It’s bloody impressive. The blue touchpaper moment is about level with the ‘4’ mark on the tachometer. Until then it feels quick, though not exceptionally so, but from that point onwards it pulls with brutal enthusiasm all the way to the 7250rpm rev-limiter while making the sort of angry noises you’d normally have to taser a lion for. Yet it’s immediately clear that the chassis can take it, the Giulia feeling remarkably stable at speed and turning with assured precision on the faster stuff.

As the road steepens, so the corners start to become hairpins, bringing a new and novel problem. The Giulia’s highly strung engine isn’t turning fast enough to be boosting when asked to deal with these in second gear, so the only way to drive out of them at a Quadrifoglio-appropriate speed is to – counterintuitively – downshift into first. This reveals another issue, the definite sensation of the engine winding itself back, presumably as it tries to inhibit the torque output to protect the gearbox.

Approaching the summit, the views are spectacular, but there’s no time for ceremony when we actually reach the top. A biting wind discourages us from spending longer than is necessary to take a single footstep into France and grab a valedictory photograph. Besides, we’re already short of time if we’re going to make the Colle del Nivolet before the sun sets. I’m soon grateful for the presence of the optional, but untireable, carbon-ceramic brakes on our Giulia.

After the descent comes another slow schlep across the plains of Piedmont. Relentless speed enforcement might have slowed Italians down, but it’s not made them better drivers. Superminis and scooters punish my determination to keep what they must judge to be a woefully excessive one-second gap to the vehicle in front by constantly nipping into it.

The only significant highlight of this transit leg comes near San Giorgio when a fleeting glimpse of a line of strange-looking cars as we pass an industrial unit encourages a second pass. It’s a former Pininfarina factory, closed in 2011, with a row of Alfa Brera cabriolets, presumably prototypes, still parked outside and covered in weeds. Spooky.

The Alfa is a superb machine for this kind of road, capable of carrying huge speed

The Colle del Nivolet doesn’t climb as high, but the terrain feels far more rugged, with grey skies adding to the sensation that we’ve driven into Mordor. The road is too narrow for high-speed confidence, and it’s a deadend rather than a pass leading anywhere. Beyond the summit it descends to a lake, and with the temperature display reading single figures – it was 32 at the bottom of the hill – it’s not exactly swimming weather. The only other traffic is an Impreza STi that seems to be using the road as a private rally stage, and a bloke on what looks like rollerblades propelling himself up the 30 percent slope using ski sticks.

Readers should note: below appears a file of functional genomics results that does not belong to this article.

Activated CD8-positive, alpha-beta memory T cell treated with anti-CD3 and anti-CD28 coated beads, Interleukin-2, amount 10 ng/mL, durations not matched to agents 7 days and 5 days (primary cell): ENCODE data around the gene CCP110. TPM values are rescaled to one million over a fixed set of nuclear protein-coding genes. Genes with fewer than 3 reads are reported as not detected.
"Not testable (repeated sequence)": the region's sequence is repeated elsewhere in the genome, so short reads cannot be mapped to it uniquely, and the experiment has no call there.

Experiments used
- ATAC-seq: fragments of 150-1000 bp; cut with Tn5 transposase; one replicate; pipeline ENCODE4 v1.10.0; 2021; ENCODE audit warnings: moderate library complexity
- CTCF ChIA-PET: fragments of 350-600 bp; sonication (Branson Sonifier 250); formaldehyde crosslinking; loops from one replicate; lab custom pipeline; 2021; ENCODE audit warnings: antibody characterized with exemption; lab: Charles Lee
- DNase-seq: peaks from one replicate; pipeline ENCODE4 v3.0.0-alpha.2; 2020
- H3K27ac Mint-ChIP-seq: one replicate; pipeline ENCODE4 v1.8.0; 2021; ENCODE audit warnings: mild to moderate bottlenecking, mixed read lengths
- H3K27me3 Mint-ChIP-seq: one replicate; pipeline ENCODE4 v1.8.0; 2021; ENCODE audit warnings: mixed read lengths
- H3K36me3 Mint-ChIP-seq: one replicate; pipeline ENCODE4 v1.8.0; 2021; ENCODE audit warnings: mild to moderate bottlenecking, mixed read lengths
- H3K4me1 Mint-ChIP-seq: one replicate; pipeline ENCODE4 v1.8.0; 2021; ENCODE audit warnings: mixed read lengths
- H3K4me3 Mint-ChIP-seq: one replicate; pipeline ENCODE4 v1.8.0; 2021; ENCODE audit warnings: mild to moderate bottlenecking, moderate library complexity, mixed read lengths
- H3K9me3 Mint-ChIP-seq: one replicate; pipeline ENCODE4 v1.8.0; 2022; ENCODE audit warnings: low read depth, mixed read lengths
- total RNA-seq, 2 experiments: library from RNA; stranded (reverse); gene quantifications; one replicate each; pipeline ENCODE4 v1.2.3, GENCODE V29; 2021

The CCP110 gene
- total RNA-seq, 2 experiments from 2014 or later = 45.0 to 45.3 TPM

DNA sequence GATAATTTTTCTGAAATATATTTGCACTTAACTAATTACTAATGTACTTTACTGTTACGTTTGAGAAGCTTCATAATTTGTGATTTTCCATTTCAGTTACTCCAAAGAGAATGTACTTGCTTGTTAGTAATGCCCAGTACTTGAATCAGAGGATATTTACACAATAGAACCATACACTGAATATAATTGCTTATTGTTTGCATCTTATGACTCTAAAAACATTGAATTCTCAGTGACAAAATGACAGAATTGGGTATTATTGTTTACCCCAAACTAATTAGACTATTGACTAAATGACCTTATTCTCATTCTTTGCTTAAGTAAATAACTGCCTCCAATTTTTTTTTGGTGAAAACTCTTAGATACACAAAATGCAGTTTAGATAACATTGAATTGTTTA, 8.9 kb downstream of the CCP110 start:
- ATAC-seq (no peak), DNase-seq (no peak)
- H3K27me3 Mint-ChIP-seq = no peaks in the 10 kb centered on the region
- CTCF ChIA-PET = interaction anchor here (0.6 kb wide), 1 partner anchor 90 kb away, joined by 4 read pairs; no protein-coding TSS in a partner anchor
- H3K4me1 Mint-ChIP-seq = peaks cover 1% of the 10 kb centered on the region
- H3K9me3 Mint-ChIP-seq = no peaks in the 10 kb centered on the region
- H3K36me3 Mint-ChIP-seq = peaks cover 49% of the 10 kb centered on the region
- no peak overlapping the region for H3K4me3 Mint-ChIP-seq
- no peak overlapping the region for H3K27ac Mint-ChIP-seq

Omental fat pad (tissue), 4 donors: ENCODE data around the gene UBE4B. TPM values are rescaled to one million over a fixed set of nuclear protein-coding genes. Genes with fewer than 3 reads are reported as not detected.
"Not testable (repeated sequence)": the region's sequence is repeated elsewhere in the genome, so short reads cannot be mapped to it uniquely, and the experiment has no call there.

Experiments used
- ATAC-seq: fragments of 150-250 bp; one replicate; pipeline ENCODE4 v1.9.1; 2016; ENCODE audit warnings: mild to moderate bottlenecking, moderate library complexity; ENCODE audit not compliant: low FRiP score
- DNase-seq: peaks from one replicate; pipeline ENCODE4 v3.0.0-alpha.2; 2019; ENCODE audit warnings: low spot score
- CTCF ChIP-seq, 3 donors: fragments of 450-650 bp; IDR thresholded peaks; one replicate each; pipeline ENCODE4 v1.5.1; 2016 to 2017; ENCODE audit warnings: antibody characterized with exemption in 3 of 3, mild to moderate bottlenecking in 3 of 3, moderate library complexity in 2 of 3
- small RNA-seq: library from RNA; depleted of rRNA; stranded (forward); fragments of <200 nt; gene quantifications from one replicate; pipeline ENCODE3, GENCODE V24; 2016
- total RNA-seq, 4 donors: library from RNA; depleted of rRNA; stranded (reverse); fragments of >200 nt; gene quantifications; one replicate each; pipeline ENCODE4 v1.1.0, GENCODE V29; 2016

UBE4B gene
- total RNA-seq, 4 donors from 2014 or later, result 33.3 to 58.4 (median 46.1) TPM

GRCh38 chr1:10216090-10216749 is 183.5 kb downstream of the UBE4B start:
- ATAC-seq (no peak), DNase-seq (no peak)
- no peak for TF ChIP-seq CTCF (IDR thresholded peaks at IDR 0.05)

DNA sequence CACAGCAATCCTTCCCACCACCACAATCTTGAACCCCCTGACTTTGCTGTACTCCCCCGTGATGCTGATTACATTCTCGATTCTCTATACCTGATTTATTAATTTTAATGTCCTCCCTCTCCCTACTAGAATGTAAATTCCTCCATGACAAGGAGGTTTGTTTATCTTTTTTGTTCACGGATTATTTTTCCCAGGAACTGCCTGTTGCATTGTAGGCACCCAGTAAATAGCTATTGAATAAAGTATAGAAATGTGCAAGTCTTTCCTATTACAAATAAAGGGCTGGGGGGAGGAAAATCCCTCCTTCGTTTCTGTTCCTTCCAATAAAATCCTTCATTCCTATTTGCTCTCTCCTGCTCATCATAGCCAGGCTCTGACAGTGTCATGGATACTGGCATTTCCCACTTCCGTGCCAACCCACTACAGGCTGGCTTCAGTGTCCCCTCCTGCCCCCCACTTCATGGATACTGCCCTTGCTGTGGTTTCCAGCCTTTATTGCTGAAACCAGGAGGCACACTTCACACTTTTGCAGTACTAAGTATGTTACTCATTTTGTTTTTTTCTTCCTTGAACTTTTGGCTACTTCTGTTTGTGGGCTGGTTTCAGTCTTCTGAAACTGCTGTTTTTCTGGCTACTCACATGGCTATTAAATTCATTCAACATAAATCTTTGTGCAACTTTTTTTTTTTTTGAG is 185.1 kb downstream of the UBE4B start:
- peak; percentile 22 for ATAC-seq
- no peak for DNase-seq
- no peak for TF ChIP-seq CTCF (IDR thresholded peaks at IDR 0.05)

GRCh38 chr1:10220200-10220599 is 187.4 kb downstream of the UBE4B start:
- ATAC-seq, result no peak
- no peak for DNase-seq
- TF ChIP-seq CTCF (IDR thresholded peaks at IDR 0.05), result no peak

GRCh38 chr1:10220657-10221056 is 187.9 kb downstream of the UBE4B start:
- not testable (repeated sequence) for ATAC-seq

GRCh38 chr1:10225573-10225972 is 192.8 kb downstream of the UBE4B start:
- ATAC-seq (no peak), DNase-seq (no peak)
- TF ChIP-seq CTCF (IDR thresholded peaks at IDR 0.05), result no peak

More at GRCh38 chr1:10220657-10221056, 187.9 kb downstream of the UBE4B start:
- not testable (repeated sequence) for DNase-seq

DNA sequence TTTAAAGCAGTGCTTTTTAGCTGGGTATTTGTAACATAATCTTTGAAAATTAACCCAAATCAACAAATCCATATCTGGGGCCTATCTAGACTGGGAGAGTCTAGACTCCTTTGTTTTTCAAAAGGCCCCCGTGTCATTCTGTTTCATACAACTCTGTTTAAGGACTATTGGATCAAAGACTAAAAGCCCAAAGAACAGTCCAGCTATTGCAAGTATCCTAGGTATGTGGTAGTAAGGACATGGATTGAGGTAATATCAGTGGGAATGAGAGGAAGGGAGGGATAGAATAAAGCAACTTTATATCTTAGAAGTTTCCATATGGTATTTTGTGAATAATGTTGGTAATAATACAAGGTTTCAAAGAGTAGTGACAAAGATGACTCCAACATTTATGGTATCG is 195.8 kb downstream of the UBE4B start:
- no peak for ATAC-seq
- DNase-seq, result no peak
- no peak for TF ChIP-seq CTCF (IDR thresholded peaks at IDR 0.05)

At the summit there’s a sign pointing to a cafe down a rocky path. With the sun dipping below the horizon, it seems deeply unlikely it will be open, yet it is, and still serving. I order a hot chocolate that, designed for hardy mountain types, is essentially a cup of melted chocolate. Owner Alessandro Bado looks like an Italian Hemingway and tells us he doesn’t like the traffic or the tourists it brings during the summer; we’re in what’s supposed to be a wilderness.

The ski-pole guy has made it to the top by the time we’re ready to leave. It turns out his wheeled skates are to train for a cross-country event this winter. They don’t have brakes, so he can’t go down the hill on them; instead he’s planning to run the 15km back to his car. With the light fading we offer him a lift instead. His name is Giovanni and he runs a camera shop in Milan – this is his idea of a nice, relaxing day off. Although he claims to have no interest in cars, he knows he’s sitting in the new Alfa Romeo. “It’s good,” he proffers. “Many people will buy it.”

WE OVERNIGHT in a nondescript hotel near Milan and then hit the road bright and early for the long transit to the Dolomites. We’re not early enough to miss traffic on the A51 Autostrada, which does at least give the Quadrifoglio a chance to prove itself an accomplished cruiser, quiet and refined, and happy to operate at three-tenths.

Today’s mission is to try and string together three passes, with the Gavia taking us from Ponti di Legno to the mountain town of Bormio, and then the famous Stelvio before another 70km run to the Timmelsjoch.

I’ve heard great things about the Gavia, but this is my first time here and we’re not catching it on a good day. Coming from the south means the climb is on a road that’s single-car width for most of the ascent and the surface is poor; it’s like trying to charge up the Unabomber’s driveway. The Giulia’s first gear is also starting to sound graunchy on its all-hairpin diet.

But the big problem is other road users, specifically those on two wheels. Not the cyclists drawn to the place – it’s often used as a stage in the Giro d’ Italia bike race – and who aren’t going quickly enough to be trouble. The menace is fat touring motorbikes, usually piloted by equally chunky Dutch or Germans with alarmingly little road sense. Why you’d choose to attack an Alp on a Harley Davidson while wearing immaculate Hells Angels leathers remains a mystery, but after rounding a corner to find a pack of these Born to be Mild types wobbling towards us across the full width of the road, we pretty much crawl the rest of the way up.